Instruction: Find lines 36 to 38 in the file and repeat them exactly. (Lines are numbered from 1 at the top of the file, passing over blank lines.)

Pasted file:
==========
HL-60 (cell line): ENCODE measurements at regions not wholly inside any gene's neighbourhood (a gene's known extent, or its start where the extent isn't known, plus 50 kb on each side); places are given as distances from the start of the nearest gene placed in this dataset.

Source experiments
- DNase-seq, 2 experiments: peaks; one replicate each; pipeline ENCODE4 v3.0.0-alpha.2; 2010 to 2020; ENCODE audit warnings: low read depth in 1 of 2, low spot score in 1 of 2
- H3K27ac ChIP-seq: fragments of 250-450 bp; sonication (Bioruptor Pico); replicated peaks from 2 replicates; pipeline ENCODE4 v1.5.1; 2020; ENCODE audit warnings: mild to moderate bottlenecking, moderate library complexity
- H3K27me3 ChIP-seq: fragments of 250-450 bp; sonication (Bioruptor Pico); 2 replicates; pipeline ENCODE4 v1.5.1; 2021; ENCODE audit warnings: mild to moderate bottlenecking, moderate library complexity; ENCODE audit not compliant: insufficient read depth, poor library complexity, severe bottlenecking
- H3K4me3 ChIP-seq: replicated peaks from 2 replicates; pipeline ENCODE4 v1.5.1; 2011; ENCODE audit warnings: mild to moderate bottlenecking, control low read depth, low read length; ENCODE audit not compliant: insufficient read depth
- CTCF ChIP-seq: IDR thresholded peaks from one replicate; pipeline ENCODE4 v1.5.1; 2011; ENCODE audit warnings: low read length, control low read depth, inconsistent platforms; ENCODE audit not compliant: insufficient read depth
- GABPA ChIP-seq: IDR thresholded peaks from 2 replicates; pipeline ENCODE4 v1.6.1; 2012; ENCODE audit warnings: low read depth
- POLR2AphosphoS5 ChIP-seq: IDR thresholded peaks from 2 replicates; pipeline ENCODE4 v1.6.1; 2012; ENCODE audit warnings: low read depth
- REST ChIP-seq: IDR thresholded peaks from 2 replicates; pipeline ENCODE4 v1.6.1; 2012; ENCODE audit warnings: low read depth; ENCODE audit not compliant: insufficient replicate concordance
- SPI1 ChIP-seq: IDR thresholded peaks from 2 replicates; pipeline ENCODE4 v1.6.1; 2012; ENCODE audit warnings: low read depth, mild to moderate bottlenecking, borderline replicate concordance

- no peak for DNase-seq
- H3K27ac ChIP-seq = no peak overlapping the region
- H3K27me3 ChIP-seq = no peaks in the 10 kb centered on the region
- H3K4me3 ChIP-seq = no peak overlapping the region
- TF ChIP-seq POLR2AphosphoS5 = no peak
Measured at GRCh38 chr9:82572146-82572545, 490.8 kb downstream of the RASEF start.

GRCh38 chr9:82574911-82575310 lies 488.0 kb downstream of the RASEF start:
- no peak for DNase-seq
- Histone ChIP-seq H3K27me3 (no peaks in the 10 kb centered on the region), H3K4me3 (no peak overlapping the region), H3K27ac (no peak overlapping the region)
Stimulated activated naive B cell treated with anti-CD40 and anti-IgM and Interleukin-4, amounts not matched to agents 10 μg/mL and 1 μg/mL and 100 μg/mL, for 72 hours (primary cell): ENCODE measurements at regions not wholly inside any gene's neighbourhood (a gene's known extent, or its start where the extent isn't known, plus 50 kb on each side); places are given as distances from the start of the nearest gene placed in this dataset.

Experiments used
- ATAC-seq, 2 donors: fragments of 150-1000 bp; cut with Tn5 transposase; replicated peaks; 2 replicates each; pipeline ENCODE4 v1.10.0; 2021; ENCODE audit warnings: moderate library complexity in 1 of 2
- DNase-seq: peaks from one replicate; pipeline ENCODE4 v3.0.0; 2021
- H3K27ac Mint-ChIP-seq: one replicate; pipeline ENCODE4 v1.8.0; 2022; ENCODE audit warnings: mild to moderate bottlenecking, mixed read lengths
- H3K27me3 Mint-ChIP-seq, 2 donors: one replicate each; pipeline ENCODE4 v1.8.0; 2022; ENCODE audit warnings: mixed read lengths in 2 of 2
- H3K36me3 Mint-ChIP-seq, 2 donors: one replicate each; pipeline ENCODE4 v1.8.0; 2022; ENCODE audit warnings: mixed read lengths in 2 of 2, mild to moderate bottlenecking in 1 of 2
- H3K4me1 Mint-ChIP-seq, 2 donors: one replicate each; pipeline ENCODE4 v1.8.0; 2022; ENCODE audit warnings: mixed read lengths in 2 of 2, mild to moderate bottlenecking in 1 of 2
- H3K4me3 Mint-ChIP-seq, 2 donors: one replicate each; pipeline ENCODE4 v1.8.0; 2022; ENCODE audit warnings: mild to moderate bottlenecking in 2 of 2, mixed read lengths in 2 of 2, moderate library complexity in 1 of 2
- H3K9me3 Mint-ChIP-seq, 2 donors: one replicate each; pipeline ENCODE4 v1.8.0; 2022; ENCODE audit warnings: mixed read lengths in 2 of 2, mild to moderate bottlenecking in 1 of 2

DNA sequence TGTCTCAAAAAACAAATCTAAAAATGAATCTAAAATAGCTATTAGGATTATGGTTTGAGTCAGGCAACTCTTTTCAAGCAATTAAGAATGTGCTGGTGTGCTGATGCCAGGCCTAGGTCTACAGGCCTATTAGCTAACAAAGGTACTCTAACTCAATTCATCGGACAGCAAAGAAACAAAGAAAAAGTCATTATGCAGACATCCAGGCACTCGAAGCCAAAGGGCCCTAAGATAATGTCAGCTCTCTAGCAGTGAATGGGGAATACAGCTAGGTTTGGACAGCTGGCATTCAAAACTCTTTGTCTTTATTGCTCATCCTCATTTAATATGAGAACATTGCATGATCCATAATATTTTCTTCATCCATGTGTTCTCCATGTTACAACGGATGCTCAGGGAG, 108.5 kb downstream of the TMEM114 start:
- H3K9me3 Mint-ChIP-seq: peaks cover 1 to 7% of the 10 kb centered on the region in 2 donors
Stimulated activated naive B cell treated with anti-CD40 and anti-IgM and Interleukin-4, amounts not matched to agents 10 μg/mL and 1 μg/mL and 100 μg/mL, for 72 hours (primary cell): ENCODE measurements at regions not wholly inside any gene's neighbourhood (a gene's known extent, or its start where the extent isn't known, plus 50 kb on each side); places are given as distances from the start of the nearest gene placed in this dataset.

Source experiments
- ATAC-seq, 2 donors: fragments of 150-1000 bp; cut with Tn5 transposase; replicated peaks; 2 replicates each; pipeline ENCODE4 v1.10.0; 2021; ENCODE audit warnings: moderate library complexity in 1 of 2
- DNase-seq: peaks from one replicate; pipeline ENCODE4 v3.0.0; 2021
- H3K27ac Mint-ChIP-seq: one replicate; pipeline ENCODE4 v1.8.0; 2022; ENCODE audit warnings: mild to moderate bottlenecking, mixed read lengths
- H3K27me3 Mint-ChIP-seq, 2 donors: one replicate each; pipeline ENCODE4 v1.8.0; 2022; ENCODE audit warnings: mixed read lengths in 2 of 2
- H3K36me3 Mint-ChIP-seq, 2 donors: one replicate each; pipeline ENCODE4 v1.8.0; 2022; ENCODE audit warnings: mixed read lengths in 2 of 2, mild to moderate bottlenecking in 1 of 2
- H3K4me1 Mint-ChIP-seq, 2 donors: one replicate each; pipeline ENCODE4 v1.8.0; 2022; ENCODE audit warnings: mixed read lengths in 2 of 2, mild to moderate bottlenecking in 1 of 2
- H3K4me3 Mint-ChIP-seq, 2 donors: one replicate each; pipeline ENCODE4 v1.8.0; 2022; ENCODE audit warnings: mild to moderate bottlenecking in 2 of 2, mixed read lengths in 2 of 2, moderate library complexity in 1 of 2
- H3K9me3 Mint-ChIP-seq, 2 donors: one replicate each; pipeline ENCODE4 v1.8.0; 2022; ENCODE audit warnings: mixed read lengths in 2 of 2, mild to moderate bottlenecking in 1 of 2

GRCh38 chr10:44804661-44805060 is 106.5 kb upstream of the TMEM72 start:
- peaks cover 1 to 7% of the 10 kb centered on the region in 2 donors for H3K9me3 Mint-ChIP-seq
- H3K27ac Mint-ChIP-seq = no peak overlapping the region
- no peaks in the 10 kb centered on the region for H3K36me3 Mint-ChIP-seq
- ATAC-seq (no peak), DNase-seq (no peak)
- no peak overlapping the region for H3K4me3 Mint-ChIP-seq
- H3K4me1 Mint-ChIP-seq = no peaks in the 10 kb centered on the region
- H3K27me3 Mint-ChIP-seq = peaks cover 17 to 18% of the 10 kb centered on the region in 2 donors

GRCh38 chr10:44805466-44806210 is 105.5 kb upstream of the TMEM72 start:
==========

- DNase-seq: peaks from one replicate; pipeline ENCODE4 v3.0.0; 2021
- H3K27ac Mint-ChIP-seq: one replicate; pipeline ENCODE4 v1.8.0; 2022; ENCODE audit warnings: mild to moderate bottlenecking, mixed read lengths
- H3K27me3 Mint-ChIP-seq, 2 donors: one replicate each; pipeline ENCODE4 v1.8.0; 2022; ENCODE audit warnings: mixed read lengths in 2 of 2